Why do we assume that we should be good at something right from the get-go? And why do we feel like failures if it’s not a slam-dunk on the first try? It’s like we’ve forgotten the important step of learning.
I recently watched a little boy teach his father how to dribble a basketball. The boy was about eight years old, and it was clear that his father had never even held a basketball, let alone played a game. He held his arm out at a rigid 90 degrees and slapped the ball at shoulder height with a flat, open palm. A few wobbly bounces in, the ball veered off into the bushes.
“Like this,” the boy said. “Do it lower to the ground.” He passed the ball to his father. “Hmmm. Try bending your elbow more. Yes. That’s better.”
The ball spiked off to the bushes again within seconds. The boy retrieved it and they tried again.
“It will help if you bend your knees a little bit. Here, I’ll show you.”
And on it went. It seemed like such a tender father-son moment. I admired the father. He and his son were in the courtyard of my building — such a public place — and I saw no shame or embarrassment in him as his young boy taught him this simple skill. Such humility. He was just learning.
When you’re the grown-up, expert or authority on something, you’re used to knowing your stuff inside-out. A willingness to learn something new doesn’t come easy.
Yeah, but I don’t know anything about that.
Yeah, but I’ve already worked for 15 years in this field. I’ll have to start all over.
Yeah, but that means I’ll have to go back to school.
Yeah, but I’m an expert in this and I’ll only be a novice at that.
Of course we want to be good at the things we pursue, but getting there requires a willingness to take the first shaky step, even if it means starting with the basics, risking looking stupid, asking dumb questions, or learning from someone much younger than yourself, like, say, your eight-year-old kid.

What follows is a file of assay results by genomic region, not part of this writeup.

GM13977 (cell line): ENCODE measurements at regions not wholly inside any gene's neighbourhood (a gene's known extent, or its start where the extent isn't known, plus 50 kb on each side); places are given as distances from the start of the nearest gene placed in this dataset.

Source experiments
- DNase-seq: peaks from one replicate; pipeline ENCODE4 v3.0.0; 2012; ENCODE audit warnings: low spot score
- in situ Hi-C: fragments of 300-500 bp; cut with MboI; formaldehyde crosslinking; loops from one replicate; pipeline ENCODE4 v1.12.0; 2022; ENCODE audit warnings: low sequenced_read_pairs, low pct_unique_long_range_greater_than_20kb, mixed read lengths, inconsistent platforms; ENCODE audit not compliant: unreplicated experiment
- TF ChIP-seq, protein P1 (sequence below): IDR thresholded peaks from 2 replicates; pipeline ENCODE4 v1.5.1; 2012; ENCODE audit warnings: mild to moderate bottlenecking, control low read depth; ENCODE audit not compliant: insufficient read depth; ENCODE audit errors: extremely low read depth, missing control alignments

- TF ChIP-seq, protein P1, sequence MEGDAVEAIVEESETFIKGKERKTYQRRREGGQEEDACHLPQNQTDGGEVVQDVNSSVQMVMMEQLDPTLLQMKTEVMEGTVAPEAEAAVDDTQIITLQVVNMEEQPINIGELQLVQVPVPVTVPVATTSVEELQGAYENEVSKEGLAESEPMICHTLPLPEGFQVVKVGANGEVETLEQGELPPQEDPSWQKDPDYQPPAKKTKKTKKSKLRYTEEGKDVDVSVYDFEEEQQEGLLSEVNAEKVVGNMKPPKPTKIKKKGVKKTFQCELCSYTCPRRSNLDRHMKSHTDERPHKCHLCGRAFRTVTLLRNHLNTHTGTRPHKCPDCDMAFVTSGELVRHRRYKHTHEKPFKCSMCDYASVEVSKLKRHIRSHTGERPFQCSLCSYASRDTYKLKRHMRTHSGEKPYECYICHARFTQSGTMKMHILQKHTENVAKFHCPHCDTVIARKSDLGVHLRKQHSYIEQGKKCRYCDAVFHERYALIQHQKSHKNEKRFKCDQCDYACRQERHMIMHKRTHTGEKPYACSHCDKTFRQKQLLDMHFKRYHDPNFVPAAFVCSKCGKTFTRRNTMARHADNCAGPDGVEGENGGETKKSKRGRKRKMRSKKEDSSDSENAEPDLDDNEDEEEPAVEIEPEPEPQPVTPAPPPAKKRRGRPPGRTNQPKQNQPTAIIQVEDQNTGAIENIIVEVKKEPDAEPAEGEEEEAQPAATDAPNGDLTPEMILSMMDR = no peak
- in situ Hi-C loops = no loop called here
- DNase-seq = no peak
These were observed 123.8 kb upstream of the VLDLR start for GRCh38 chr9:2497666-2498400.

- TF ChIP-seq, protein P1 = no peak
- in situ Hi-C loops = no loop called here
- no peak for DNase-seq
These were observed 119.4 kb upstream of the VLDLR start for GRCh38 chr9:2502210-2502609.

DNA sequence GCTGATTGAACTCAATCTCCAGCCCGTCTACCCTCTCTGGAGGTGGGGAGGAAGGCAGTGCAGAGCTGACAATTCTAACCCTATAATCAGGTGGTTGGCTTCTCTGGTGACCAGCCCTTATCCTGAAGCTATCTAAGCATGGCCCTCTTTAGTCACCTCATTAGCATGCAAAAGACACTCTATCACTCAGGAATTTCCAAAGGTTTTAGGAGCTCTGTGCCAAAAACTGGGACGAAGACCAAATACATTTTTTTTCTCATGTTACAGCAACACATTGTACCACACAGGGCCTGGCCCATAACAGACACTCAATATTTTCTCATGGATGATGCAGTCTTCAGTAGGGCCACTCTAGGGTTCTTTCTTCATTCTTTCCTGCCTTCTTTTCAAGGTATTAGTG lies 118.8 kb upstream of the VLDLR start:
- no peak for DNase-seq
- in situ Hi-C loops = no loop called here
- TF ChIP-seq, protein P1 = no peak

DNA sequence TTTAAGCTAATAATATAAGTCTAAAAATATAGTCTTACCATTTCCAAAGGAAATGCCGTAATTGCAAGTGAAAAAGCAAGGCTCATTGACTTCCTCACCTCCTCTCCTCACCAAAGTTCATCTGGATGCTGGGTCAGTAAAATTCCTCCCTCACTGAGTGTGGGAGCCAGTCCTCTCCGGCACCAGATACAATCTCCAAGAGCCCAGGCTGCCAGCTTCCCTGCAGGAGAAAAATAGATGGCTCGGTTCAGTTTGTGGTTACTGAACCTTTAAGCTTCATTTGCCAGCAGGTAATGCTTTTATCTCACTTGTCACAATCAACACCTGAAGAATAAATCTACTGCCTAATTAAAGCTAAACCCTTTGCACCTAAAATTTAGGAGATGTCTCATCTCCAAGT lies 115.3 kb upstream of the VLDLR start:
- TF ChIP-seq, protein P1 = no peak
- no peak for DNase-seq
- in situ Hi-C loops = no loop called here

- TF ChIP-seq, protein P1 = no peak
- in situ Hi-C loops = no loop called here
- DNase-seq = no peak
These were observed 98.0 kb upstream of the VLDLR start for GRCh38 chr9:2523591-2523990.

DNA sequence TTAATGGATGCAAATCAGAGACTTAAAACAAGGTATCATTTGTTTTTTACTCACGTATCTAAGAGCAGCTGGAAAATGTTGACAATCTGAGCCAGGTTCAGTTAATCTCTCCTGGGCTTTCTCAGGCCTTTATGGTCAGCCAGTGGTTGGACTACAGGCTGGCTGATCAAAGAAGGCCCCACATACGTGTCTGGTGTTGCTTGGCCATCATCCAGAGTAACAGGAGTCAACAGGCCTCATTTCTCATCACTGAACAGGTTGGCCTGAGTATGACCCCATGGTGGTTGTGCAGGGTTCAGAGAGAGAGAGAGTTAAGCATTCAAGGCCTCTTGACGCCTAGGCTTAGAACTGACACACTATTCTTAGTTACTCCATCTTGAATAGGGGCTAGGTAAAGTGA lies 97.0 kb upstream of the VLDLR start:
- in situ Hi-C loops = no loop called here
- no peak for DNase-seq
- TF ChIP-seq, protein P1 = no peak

Attempting anything new, whether it’s starting your own business, making a career change or, heck, even learning to dribble a basketball, puts you in the vulnerable position of having to learn something new. This is when you have to embrace your inner amateur, the part of you that is willing to try for the hope of becoming better.
This takes guts, especially when it’s very likely that you’ll suck at first. Trying is step #1 in getting it right. Trying again is step #2.
The good news is, being an amateur is temporary. Kind of. You learn a little about something you knew nothing about and suddenly you’re less of an amateur. Keep working on it and you may become a pro. Really hone your skills and you may eventually reach the level of mastery. But eventually you’ll want to try something in a new area, something you know nothing about, and so you’ll become an amateur in a new domain once again. Embrace it. Or if you can’t find the willingness to embrace it, at least don’t fight it. Who knows what you might learn.
Published at Entrepreneur.